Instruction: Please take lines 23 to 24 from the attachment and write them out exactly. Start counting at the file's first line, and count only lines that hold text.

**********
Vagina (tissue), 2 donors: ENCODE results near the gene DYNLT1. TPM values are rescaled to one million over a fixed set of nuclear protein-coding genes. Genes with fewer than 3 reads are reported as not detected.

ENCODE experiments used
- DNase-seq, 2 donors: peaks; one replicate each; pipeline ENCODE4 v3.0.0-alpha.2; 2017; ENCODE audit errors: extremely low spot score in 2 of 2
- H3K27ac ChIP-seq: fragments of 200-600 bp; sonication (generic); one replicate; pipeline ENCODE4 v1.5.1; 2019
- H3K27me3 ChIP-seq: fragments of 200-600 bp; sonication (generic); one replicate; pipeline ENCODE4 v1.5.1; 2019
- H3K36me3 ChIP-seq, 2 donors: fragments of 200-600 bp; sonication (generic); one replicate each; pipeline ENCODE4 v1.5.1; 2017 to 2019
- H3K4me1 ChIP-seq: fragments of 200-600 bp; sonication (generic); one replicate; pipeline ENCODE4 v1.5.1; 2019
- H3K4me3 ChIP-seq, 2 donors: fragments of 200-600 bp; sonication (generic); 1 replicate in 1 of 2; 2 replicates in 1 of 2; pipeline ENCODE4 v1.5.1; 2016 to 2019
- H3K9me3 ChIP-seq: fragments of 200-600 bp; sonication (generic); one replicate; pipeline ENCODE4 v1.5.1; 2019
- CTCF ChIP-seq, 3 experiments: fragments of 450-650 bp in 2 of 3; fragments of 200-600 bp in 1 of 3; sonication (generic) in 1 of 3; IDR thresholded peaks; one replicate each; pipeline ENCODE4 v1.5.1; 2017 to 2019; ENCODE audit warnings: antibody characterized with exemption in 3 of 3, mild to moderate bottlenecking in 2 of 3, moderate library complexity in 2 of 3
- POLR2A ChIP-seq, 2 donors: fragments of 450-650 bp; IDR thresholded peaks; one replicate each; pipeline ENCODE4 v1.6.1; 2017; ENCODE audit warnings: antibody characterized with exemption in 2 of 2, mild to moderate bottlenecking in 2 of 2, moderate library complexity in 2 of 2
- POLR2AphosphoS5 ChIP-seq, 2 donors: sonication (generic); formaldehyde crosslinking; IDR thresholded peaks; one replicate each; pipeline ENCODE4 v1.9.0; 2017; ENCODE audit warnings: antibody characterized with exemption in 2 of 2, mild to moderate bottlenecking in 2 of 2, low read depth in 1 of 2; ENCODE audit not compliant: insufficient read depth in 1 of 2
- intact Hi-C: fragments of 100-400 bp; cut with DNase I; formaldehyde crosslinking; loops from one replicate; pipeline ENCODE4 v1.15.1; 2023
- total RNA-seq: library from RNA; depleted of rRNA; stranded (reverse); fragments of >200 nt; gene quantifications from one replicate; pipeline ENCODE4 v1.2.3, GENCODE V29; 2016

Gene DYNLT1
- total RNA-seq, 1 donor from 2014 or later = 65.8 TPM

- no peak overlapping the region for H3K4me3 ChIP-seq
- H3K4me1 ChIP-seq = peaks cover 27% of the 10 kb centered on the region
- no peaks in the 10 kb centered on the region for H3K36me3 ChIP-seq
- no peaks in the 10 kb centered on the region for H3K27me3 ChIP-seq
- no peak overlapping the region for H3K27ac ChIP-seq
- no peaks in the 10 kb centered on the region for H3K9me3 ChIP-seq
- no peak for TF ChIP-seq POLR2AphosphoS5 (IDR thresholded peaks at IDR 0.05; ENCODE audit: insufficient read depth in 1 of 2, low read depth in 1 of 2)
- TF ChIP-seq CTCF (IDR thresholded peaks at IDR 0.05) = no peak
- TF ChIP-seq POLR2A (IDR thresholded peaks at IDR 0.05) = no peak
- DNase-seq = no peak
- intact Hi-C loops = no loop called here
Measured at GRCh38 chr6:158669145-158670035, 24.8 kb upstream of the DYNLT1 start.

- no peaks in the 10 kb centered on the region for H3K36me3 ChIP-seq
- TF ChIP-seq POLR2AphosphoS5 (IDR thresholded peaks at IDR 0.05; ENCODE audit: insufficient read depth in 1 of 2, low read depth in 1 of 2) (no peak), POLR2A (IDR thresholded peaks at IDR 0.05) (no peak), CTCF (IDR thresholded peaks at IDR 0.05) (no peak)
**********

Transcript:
- no peak for TF ChIP-seq POLR2AphosphoS5 (IDR thresholded peaks at IDR 0.05; ENCODE audit: insufficient read depth in 1 of 2, low read depth in 1 of 2)
- TF ChIP-seq CTCF (IDR thresholded peaks at IDR 0.05) = no peak